Saturday, 23 February 2008

Take That!

Well, well and indeed...well. Take That win ‘Best Live Act’ and ‘Best British Single’ for ‘Shine’ at the 2008 Brit Awards. Who’d have predicted that outcome back in 1990 and all without Godlike Robbie as well? Boy Bands eh? You just can’t get rid of them.

It must be age but in spite of the undoubted fact that we are well into the noughties, to me the nineties don’t really seem that far away yet the beginning of that decade is now 18 years distant. Still it seems like yesterday. It was therefore all the more surprising to relive the musical climate then prevailing whilst watching a TV programme of the Christmas 1994 Top of the Pops. Was it really like that? Did we really drown in a sea of Boy Bands?

The answer is, depressingly, yes. A brief trawl through the detail of the Boy Band genre reveals that most of the 1990s and beyond were awash with collections of spotty teenagers doing ridiculous dance routines and attempting to look like they could all sing. Consider the evidence.

The decade starts with the all-conquering Take That and East 17 (later contracted to E17, a London postcode, as a sort of re-branding exercise to appeal to the mainstream) with Boyzone and the Backstreet Boys close on their delicate heels. As the 90s progress we are treated to 5ive, N Sync and Westlife (Oh God!) and thence on to the late arrivals at the ball, A1, Blue and most peculiarly of all, the opera quartet G4 (thank you Simon Cowell). If I thought hard enough, I’d probably come up with a few more, but hey, life’s too short. And what is the upshot of all this? Ronan Keating and Robbie Williams! Oh, and Take That...again.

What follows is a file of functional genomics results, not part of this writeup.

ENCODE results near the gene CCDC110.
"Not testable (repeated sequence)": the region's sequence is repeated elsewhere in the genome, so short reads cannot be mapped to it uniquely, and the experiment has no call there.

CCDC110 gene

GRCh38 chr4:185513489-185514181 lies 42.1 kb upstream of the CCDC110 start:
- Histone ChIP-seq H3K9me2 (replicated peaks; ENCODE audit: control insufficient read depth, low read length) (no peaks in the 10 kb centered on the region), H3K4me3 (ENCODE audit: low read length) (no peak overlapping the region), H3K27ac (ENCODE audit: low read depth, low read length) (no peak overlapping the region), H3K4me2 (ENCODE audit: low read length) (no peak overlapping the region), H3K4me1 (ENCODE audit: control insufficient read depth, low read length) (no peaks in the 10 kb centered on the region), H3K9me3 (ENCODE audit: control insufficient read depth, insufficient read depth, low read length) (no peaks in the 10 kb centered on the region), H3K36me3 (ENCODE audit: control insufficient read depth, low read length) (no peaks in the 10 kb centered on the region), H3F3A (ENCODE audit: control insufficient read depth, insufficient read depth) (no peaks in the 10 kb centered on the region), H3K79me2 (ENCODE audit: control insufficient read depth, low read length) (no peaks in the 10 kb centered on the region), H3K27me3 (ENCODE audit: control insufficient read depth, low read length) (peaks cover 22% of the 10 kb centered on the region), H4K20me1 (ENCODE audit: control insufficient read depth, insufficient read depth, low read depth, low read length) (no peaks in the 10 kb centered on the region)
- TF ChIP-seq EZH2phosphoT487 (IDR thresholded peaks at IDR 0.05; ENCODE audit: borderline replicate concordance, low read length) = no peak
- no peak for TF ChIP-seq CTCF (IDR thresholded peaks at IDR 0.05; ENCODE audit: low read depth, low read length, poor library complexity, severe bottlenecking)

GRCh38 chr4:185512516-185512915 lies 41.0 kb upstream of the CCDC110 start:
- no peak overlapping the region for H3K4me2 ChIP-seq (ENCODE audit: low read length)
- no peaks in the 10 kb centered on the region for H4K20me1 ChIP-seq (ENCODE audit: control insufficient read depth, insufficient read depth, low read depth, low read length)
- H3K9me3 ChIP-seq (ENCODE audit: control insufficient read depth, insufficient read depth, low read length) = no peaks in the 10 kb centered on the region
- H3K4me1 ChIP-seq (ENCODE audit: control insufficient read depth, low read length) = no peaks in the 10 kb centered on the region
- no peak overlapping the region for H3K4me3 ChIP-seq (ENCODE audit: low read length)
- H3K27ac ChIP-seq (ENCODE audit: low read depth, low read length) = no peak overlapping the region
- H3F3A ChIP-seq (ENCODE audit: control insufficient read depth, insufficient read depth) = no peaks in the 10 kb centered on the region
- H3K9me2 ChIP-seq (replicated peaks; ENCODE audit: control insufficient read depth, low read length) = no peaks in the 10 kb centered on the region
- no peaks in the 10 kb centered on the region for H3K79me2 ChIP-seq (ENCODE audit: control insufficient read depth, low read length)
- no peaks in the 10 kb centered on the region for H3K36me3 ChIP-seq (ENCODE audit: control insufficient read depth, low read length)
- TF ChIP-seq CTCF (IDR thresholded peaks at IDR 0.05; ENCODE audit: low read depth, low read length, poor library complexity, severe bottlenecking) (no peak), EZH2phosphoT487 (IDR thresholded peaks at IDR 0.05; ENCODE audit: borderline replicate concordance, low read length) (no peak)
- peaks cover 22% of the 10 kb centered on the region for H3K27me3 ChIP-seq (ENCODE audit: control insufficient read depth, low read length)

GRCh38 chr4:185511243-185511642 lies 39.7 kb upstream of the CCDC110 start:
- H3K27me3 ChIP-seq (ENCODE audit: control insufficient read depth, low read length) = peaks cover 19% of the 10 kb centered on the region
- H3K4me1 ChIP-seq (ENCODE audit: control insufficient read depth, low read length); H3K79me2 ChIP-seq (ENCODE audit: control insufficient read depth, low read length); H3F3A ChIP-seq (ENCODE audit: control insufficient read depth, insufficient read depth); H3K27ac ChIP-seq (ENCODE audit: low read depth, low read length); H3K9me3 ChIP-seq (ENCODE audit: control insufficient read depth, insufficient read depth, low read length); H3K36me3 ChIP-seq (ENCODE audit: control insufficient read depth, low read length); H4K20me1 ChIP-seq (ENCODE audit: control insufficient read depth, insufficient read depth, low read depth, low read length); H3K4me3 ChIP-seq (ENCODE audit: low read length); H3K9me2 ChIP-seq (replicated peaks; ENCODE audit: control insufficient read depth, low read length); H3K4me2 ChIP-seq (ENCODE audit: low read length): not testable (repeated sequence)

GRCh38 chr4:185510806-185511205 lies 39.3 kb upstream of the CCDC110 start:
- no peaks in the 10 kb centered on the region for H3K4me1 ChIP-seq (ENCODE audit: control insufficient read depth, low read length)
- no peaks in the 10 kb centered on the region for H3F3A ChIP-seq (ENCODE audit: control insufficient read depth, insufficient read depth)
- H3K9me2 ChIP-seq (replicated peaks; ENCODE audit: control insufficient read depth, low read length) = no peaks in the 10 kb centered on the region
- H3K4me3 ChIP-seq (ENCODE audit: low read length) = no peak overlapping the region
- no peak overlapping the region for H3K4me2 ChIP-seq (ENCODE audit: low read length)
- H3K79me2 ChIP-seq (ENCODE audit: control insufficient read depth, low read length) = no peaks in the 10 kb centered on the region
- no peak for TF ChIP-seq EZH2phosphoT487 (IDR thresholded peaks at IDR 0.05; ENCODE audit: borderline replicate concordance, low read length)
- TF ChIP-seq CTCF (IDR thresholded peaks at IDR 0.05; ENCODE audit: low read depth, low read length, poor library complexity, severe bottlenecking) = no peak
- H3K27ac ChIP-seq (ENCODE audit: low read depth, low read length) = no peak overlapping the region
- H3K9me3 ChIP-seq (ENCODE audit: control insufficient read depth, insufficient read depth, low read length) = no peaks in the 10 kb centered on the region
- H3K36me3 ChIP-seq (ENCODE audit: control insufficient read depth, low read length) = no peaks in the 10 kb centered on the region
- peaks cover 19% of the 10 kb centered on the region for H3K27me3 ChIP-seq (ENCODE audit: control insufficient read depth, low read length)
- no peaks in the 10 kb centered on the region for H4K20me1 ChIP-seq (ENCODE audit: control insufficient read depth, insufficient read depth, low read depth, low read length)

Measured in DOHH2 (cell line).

But let’s be fair. Recent Take That output hasn’t actually been that bad but perhaps that’s me getting cynical. Certainly ‘Patience’ and ‘Shine’ have been as good as anything currently around which makes you think that maybe Gary Barlow really is the talent everybody said he would be all those years ago – it’s just that he took his time to get around to being a decent songwriter. His next career move will presumably be to turn up on next season’s ‘Strictly Come Dancing’.

So, in summary, we have had to endure a whole decade of pain so that we can get to the point where a few good songs are produced. Not a great return on the investment – and we’ve still got Ronan Keating!

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